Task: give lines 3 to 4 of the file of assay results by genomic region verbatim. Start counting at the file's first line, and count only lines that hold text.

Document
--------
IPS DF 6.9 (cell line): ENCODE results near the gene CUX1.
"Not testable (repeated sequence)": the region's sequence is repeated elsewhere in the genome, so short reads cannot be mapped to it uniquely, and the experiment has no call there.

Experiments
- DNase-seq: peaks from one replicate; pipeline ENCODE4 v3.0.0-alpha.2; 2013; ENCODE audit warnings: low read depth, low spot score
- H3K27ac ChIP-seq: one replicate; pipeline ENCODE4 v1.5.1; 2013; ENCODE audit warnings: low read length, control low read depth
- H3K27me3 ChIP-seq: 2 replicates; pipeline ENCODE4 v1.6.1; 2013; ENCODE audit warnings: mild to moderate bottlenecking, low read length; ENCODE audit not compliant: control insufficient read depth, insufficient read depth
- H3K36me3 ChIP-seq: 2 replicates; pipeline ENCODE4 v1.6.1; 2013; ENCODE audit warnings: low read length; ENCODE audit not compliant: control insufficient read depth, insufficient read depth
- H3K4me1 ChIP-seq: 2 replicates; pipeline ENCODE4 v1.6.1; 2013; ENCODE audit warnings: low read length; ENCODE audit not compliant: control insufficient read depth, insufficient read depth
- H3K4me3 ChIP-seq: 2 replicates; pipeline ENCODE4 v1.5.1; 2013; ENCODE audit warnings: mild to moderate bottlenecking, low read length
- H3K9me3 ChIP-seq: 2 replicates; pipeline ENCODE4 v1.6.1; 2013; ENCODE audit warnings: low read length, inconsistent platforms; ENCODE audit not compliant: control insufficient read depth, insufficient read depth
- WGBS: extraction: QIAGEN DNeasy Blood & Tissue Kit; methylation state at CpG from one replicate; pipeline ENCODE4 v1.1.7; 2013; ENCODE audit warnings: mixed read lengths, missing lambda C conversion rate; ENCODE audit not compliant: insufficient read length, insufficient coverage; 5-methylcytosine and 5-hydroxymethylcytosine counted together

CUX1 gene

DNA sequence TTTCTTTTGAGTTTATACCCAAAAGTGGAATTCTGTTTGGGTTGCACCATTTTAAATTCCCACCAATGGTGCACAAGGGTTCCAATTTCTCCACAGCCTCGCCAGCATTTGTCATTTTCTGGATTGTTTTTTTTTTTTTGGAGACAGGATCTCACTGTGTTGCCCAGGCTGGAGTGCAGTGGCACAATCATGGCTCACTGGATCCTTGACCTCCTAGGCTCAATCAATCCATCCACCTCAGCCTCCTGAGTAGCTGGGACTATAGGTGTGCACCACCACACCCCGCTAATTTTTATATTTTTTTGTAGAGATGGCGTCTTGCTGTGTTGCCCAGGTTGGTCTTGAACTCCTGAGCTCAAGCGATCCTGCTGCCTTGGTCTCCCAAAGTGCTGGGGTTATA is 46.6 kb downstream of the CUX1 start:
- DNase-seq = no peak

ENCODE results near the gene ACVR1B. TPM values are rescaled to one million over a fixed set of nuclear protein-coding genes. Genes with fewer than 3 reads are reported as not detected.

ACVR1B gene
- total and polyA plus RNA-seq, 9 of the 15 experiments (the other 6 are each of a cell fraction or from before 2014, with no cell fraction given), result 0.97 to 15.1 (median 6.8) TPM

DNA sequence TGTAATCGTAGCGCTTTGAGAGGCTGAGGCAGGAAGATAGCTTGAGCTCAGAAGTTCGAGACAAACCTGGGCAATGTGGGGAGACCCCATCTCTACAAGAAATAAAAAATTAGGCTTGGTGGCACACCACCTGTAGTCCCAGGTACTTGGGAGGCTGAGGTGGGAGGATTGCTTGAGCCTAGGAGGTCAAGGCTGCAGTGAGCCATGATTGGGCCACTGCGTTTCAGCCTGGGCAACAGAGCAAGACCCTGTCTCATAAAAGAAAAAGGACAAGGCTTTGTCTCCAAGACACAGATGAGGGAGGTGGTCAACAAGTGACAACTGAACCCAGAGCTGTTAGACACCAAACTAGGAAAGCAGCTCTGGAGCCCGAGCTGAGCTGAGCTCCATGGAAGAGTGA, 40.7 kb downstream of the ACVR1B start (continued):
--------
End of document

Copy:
Experiments
- DNase-seq: peaks from one replicate; pipeline ENCODE4 v3.0.0-alpha.2; 2013; ENCODE audit warnings: low read depth, low spot score